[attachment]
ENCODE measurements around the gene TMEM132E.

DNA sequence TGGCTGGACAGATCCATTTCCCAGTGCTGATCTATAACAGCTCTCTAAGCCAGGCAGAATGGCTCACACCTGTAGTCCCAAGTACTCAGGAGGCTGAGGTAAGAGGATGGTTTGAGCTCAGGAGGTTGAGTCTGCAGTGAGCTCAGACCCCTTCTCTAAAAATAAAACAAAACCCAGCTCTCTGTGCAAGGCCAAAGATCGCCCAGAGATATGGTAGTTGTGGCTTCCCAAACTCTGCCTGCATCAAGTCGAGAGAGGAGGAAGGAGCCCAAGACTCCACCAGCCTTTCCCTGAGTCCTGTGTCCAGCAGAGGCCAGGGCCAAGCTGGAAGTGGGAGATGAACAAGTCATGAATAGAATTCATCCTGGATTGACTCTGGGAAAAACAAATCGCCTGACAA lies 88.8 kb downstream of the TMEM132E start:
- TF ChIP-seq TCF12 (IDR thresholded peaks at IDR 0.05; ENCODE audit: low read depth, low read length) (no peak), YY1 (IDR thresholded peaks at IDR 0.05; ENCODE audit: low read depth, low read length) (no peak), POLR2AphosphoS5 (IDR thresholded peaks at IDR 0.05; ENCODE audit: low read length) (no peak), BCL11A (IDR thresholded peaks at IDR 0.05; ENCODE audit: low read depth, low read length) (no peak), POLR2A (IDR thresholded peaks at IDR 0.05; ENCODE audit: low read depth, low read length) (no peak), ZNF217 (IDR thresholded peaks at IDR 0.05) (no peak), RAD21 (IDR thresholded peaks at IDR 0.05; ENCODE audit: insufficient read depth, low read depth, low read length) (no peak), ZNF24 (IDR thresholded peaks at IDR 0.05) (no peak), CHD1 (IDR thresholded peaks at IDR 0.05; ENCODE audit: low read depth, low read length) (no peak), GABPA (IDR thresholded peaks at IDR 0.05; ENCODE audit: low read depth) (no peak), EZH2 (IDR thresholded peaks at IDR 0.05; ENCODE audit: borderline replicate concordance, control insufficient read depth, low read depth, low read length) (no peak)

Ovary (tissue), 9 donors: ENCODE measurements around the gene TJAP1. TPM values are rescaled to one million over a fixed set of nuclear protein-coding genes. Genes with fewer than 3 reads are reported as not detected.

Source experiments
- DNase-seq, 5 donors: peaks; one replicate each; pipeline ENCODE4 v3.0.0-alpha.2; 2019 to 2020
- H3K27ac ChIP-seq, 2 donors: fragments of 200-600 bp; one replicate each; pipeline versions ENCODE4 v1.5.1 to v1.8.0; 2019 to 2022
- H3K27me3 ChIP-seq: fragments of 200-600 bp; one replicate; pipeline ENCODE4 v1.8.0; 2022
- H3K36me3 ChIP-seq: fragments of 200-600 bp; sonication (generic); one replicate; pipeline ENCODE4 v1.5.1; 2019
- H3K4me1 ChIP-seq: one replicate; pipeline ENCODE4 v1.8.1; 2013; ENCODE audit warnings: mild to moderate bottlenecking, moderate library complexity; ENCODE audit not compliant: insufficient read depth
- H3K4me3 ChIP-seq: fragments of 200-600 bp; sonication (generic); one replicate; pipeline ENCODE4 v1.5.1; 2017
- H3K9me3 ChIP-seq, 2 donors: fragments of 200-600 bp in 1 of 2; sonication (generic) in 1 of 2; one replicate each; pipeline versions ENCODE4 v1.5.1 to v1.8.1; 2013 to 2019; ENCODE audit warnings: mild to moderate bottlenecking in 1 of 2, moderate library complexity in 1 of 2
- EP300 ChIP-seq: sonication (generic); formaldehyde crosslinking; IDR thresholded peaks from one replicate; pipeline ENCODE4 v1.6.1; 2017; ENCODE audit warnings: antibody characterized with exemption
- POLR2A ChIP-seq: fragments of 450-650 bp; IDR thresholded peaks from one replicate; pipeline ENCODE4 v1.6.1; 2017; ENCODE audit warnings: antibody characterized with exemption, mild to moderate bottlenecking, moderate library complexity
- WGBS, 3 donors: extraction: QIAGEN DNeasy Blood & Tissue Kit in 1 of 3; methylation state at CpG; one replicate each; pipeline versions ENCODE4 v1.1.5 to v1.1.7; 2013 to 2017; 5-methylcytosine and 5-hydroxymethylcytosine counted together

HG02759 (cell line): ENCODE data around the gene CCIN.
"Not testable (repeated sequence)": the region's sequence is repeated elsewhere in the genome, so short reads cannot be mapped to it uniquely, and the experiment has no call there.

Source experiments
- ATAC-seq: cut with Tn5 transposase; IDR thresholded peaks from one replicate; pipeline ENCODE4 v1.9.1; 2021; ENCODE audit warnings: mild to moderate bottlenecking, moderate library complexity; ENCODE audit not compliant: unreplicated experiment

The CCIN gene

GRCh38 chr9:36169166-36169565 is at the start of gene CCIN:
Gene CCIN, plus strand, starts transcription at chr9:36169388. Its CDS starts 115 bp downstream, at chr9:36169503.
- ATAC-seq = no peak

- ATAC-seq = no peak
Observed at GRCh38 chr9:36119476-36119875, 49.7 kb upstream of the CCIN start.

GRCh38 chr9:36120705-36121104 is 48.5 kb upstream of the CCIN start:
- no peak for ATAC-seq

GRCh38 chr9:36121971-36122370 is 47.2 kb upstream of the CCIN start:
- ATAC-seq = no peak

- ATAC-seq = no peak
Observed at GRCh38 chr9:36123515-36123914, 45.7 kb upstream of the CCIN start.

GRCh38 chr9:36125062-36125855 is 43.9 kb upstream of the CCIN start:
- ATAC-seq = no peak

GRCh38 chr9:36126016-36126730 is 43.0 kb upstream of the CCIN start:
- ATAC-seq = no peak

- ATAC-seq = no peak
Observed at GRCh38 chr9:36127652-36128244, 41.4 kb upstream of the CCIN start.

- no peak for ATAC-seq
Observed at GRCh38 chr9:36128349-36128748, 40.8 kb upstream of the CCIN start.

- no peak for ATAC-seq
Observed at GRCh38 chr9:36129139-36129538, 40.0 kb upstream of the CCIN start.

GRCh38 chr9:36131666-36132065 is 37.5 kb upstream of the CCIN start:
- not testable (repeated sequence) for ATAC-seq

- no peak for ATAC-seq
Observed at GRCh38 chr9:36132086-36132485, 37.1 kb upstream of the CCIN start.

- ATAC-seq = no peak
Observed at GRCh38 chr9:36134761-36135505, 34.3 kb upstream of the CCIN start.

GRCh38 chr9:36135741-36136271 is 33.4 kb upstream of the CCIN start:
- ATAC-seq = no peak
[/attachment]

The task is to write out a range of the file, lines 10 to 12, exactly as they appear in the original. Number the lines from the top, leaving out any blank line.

- H3K4me1 ChIP-seq: one replicate; pipeline ENCODE4 v1.8.1; 2013; ENCODE audit warnings: mild to moderate bottlenecking, moderate library complexity; ENCODE audit not compliant: insufficient read depth
- H3K4me3 ChIP-seq: fragments of 200-600 bp; sonication (generic); one replicate; pipeline ENCODE4 v1.5.1; 2017
- H3K9me3 ChIP-seq, 2 donors: fragments of 200-600 bp in 1 of 2; sonication (generic) in 1 of 2; one replicate each; pipeline versions ENCODE4 v1.5.1 to v1.8.1; 2013 to 2019; ENCODE audit warnings: mild to moderate bottlenecking in 1 of 2, moderate library complexity in 1 of 2